Filtering Out Our Plastic Patchwork Quilt in the Pacific
February 4, 2015
One of the biggest environmental challenges we face is how to clean up the largest garbage dump in the world. And in case that’s not difficult enough, let’s remember that this dump is in the ocean.
The “Pacific Garbage Patch” is an area of debris roughly the size of Texas in the North Pacific filled with plastics and toxic chemicals slowly breaking down or finding their way into the fish we eat. However, the Pacific Garbage Patch is a misnomer. Rather than being an ‘island’ of garbage like a maritime landfill, what humans have created with our lost trash is more or less a fluctuating ‘soup’ of plastic particles riding out the oceanic currents. Making clean up seem even more impossible, the Pacific Garbage Patch is merely the largest of these collections floating throughout world’s great oceans, with the exception of the Arctic—that’s the only good news.
Only some of the plastic is visible or floating on the surface. Much of the plastic in these patches is too small to see with the naked eye or hiding in the upper layers of the ocean. The horrifying level of debris only becomes apparent when a trawling or research vessel in this area hauls up a sample.
Cleaning these messes up is no easy task. It could take years and is not as simple as filtering out the plastic with nets or traditional filtration methods. These techniques would likely destroy fish and phytoplankton, literally throwing the baby out with the bathwater and killing the very species we are trying to protect.
We’ve got to clean it up, but what are our options?
One innovative idea is a prototype designed by Norton Smith back in 2009 called “the Beach”, a device which attempts to mimic the way debris washes up ashore on a gentle incline and utilizes energy from wave energy. However, to effectively clean up the ocean, not only would millions of these need to be deployed but also we would need to stop the steady influx of garbage which continues to pour from our societies into the ocean. Stopping garbage input at the intersection between land and sea is still a problem which isn’t being effectively addressed.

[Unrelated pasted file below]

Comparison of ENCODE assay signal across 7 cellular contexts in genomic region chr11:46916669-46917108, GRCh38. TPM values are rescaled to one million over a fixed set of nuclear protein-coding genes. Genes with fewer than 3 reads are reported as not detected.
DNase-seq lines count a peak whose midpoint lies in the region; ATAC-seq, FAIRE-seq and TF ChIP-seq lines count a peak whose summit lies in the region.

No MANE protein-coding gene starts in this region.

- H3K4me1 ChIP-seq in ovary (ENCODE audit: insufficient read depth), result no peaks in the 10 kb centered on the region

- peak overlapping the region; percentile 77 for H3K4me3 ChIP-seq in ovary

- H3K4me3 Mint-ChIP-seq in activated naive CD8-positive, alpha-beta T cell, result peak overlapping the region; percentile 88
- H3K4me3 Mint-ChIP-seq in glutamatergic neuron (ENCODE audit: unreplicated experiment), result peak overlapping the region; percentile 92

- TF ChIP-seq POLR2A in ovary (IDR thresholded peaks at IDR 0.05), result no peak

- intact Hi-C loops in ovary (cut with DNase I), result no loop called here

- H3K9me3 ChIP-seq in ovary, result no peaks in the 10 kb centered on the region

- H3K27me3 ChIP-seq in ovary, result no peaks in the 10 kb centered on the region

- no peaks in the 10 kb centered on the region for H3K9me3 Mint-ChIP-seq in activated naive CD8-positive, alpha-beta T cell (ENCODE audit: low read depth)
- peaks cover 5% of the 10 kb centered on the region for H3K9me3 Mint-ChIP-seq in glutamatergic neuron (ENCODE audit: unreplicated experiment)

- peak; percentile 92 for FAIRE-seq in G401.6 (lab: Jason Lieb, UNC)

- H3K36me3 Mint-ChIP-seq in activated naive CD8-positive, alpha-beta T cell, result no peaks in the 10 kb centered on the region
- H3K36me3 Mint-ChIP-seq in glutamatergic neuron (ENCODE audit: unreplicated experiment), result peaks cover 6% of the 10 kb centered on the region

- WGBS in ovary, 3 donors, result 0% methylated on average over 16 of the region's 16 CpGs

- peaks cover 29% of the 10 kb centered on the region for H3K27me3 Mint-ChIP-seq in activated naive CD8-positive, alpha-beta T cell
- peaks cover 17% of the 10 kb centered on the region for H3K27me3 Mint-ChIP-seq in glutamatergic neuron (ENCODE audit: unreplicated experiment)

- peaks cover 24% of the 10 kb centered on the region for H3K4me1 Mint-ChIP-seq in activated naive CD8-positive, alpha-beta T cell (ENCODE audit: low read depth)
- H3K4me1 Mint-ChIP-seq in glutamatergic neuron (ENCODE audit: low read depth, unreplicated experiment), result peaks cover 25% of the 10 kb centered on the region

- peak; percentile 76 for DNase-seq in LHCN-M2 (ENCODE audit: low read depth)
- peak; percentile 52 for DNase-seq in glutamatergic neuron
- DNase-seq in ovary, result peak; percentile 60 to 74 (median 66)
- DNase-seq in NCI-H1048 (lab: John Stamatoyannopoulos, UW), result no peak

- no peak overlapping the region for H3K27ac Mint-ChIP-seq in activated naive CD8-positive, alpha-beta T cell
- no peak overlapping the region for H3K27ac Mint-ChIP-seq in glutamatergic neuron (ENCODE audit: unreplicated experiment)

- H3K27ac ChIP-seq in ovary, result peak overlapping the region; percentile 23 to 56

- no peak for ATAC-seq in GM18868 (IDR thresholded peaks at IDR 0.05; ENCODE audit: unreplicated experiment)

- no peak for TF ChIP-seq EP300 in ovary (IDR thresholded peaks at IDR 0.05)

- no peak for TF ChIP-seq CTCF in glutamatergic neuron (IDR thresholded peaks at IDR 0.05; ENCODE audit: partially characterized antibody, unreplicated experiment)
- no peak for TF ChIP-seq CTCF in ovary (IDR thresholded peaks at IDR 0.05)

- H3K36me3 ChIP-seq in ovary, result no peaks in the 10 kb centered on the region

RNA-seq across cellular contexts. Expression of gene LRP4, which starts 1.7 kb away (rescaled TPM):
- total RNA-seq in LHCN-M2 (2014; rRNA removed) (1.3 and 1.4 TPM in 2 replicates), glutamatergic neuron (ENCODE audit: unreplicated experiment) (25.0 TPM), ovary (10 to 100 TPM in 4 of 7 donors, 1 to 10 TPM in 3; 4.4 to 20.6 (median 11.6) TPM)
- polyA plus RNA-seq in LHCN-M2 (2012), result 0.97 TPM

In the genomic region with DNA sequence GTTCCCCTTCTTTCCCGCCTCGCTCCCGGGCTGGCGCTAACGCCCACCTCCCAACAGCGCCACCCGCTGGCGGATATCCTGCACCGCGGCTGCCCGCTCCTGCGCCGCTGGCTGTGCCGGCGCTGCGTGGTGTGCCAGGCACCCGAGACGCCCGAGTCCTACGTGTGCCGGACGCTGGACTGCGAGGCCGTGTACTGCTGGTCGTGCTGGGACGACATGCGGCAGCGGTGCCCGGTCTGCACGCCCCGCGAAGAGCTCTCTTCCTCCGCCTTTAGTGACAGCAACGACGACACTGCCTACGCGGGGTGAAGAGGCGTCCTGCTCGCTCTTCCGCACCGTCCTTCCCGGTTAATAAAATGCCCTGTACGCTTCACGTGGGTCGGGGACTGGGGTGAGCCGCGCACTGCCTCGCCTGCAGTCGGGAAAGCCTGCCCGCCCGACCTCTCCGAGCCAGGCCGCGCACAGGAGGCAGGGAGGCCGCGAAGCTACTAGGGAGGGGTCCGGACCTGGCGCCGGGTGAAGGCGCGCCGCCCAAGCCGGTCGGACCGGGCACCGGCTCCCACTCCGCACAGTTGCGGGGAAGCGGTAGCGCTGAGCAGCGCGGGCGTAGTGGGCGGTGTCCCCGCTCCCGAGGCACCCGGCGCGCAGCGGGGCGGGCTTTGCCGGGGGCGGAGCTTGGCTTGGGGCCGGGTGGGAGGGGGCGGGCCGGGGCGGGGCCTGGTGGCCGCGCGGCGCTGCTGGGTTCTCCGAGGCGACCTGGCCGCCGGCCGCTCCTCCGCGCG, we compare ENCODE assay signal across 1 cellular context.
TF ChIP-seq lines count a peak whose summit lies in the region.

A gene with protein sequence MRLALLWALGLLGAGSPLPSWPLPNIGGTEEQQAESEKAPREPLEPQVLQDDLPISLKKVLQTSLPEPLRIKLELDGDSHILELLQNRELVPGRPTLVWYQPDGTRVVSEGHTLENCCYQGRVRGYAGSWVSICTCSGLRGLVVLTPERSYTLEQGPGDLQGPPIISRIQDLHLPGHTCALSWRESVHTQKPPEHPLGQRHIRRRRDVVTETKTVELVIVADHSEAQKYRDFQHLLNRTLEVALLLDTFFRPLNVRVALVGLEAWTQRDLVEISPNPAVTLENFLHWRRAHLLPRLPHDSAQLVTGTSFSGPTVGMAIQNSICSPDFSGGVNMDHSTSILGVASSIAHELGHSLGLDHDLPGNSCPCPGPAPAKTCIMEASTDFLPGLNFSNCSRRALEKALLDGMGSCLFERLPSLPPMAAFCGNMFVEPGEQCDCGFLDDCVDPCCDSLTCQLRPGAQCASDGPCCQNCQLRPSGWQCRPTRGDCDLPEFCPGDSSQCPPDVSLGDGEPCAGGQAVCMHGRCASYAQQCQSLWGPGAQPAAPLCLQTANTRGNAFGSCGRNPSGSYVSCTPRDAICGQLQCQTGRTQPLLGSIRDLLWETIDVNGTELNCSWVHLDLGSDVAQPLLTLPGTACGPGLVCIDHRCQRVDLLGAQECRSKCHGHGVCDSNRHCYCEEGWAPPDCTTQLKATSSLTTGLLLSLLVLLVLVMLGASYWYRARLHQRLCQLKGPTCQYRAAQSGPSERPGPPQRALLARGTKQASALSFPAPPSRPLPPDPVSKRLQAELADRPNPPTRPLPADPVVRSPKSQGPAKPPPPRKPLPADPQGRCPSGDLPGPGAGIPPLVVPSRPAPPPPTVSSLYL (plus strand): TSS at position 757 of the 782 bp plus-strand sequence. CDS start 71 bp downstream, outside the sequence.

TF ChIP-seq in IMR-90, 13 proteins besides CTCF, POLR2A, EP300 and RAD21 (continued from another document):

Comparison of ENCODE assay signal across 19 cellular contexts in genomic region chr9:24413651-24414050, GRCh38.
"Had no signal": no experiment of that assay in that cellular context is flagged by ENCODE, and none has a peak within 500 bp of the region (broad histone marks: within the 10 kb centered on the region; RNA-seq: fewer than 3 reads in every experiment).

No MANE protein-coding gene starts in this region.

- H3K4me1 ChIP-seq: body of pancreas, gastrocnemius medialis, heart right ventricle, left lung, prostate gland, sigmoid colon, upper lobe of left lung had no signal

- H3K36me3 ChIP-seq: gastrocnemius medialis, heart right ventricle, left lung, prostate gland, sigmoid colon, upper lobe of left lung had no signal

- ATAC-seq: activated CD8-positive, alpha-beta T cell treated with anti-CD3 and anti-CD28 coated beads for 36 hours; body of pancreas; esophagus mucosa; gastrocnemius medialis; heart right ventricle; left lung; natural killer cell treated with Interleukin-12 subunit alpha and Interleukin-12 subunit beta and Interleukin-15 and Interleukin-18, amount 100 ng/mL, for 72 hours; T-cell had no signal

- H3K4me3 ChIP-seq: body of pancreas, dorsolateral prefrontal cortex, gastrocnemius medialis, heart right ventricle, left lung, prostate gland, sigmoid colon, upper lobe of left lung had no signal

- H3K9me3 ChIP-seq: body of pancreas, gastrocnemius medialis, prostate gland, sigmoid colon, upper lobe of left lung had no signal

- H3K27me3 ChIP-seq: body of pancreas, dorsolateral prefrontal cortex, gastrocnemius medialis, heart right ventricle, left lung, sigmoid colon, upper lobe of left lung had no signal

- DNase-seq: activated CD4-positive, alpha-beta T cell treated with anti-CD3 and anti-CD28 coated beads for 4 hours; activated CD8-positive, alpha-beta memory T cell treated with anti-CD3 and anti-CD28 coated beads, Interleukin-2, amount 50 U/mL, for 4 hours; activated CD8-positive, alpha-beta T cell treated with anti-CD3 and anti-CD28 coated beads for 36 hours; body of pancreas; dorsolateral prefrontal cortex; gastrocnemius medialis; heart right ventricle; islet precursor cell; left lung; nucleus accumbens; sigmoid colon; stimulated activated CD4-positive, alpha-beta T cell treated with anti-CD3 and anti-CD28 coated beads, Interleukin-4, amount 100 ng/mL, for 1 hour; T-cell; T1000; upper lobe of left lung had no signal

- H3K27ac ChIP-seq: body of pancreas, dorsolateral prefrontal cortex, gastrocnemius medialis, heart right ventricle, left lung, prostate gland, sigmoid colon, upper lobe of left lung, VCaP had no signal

Another, more large-scale project which similarly attempts to use the ocean’s own power was designed in 2012 by Boyan Slat, an engineering student from the Netherlands. His “passive cleanup project”, involves floating barriers that allow the ocean’s currents to move through them while filtering out plastic waste. These barriers are specifically designed to collect plastics of different sizes yet allow marine life to swim by unharmed, at least in theory.
What started as a school science project has now evolved into the generously funded Ocean Cleanup Project foundation. At just 20 years old, Slat’s Ocean Cleanup Array is the first proposed solution to the patch that has been developed, funded and tested to a significant extent. The $ 2.2 million dollars raised by the Ocean Cleanup Project foundation have made it possible to carry out experiments and create models of his technology. Slat has also gathered a team of 100 volunteers and professionals to help him bring his ideas to fruition.
Developing an international coalition to address this problem will be crucial in the coming years. Due to the costs associated with improving the state of the garbage patch and the destroyed ecosystems, thus far the international community has taken little initiative to find a solution.
Aaron Dorman and Sarah Miles, Interns